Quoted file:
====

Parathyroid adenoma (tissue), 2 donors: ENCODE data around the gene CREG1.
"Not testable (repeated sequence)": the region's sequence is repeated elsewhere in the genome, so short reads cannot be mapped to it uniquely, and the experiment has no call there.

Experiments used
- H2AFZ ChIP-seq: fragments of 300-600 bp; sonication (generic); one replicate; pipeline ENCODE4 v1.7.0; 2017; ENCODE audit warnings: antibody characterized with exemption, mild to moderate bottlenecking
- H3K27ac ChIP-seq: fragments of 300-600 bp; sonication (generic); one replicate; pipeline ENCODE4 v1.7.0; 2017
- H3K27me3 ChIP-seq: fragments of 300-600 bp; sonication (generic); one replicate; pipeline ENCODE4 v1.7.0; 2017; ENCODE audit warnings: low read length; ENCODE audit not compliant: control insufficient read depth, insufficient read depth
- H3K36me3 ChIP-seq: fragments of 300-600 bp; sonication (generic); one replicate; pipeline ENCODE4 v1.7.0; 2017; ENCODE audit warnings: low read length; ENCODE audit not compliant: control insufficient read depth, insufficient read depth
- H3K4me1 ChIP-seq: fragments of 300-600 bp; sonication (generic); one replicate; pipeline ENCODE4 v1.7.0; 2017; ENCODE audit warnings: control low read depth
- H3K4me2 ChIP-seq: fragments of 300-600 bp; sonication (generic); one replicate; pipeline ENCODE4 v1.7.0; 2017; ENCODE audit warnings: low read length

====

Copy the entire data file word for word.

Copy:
Parathyroid adenoma (tissue), 2 donors: ENCODE data around the gene CREG1.
"Not testable (repeated sequence)": the region's sequence is repeated elsewhere in the genome, so short reads cannot be mapped to it uniquely, and the experiment has no call there.

Experiments used
- H2AFZ ChIP-seq: fragments of 300-600 bp; sonication (generic); one replicate; pipeline ENCODE4 v1.7.0; 2017; ENCODE audit warnings: antibody characterized with exemption, mild to moderate bottlenecking
- H3K27ac ChIP-seq: fragments of 300-600 bp; sonication (generic); one replicate; pipeline ENCODE4 v1.7.0; 2017
- H3K27me3 ChIP-seq: fragments of 300-600 bp; sonication (generic); one replicate; pipeline ENCODE4 v1.7.0; 2017; ENCODE audit warnings: low read length; ENCODE audit not compliant: control insufficient read depth, insufficient read depth
- H3K36me3 ChIP-seq: fragments of 300-600 bp; sonication (generic); one replicate; pipeline ENCODE4 v1.7.0; 2017; ENCODE audit warnings: low read length; ENCODE audit not compliant: control insufficient read depth, insufficient read depth
- H3K4me1 ChIP-seq: fragments of 300-600 bp; sonication (generic); one replicate; pipeline ENCODE4 v1.7.0; 2017; ENCODE audit warnings: control low read depth
- H3K4me2 ChIP-seq: fragments of 300-600 bp; sonication (generic); one replicate; pipeline ENCODE4 v1.7.0; 2017; ENCODE audit warnings: low read length